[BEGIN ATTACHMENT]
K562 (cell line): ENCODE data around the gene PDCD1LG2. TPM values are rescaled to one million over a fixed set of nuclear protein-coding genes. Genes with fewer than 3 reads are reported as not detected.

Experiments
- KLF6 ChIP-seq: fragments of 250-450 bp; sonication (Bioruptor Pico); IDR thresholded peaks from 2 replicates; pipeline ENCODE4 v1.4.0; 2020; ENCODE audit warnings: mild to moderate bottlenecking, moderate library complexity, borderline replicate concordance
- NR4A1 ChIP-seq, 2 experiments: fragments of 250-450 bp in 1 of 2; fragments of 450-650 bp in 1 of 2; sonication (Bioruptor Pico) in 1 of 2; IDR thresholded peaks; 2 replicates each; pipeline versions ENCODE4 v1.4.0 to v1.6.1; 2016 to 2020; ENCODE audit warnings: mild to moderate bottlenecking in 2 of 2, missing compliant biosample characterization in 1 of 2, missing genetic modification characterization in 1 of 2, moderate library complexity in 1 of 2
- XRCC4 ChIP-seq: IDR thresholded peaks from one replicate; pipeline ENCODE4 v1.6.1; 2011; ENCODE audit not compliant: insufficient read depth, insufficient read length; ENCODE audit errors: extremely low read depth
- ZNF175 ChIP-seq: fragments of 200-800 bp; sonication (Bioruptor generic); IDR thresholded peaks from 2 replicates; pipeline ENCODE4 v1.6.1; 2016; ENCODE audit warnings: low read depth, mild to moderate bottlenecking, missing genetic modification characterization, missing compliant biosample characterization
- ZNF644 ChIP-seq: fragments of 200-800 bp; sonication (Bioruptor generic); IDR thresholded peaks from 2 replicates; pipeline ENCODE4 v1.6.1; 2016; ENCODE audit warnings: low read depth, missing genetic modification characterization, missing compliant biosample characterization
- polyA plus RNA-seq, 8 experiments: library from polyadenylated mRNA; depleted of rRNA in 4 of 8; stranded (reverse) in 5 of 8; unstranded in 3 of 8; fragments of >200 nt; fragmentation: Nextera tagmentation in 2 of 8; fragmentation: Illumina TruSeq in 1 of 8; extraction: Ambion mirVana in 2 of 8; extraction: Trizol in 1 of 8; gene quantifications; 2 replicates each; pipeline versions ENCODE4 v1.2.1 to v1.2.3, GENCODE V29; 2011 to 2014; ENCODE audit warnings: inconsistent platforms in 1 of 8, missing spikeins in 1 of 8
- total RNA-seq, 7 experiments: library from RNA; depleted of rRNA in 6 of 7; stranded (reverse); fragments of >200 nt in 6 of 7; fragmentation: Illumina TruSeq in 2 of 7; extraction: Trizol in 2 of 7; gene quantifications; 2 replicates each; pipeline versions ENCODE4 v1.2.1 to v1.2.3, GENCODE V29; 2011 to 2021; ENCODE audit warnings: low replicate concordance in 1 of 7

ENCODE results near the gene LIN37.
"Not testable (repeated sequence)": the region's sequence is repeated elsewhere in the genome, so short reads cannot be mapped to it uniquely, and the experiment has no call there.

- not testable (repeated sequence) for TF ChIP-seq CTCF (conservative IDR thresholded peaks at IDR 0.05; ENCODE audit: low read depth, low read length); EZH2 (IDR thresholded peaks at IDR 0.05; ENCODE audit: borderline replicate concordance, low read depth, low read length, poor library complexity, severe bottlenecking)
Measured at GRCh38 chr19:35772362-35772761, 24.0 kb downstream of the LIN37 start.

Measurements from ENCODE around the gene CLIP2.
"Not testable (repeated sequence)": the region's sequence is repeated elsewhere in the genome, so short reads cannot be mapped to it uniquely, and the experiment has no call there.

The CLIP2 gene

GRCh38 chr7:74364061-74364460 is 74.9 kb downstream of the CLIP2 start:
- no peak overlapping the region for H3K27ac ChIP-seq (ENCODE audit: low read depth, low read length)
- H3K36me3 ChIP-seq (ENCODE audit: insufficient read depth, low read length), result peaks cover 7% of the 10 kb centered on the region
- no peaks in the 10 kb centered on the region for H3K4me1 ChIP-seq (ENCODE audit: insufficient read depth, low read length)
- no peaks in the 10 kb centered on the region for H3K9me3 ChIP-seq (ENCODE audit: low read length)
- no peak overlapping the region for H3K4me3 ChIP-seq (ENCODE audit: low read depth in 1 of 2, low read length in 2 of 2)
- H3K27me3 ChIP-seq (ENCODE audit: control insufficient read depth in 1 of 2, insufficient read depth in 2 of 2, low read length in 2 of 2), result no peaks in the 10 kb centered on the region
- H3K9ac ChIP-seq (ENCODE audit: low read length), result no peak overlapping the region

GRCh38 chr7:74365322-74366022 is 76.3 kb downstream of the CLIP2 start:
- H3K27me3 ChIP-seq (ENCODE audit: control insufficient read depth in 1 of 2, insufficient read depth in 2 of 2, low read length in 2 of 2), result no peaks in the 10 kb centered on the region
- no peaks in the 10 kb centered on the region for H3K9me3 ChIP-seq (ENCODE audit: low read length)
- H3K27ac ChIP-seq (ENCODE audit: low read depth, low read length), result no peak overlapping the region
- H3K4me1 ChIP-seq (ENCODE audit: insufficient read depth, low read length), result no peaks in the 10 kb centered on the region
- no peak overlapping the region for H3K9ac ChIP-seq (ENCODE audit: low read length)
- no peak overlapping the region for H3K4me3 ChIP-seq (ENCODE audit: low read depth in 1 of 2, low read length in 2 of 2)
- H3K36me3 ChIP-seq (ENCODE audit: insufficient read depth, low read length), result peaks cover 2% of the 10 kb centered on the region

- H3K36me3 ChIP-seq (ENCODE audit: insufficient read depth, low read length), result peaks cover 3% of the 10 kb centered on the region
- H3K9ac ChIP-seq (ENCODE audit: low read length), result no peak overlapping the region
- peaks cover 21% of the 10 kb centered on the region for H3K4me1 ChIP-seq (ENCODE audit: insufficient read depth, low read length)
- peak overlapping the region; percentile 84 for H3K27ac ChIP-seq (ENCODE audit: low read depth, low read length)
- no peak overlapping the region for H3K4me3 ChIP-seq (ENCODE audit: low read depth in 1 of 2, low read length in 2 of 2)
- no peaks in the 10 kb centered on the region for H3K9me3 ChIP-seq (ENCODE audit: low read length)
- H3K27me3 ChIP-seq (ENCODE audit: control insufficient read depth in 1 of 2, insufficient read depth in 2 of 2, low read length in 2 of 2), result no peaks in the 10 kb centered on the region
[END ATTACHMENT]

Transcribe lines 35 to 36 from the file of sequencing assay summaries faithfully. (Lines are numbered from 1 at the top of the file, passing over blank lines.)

- peaks cover 21% of the 10 kb centered on the region for H3K4me1 ChIP-seq (ENCODE audit: insufficient read depth, low read length)
- peak overlapping the region; percentile 84 for H3K27ac ChIP-seq (ENCODE audit: low read depth, low read length)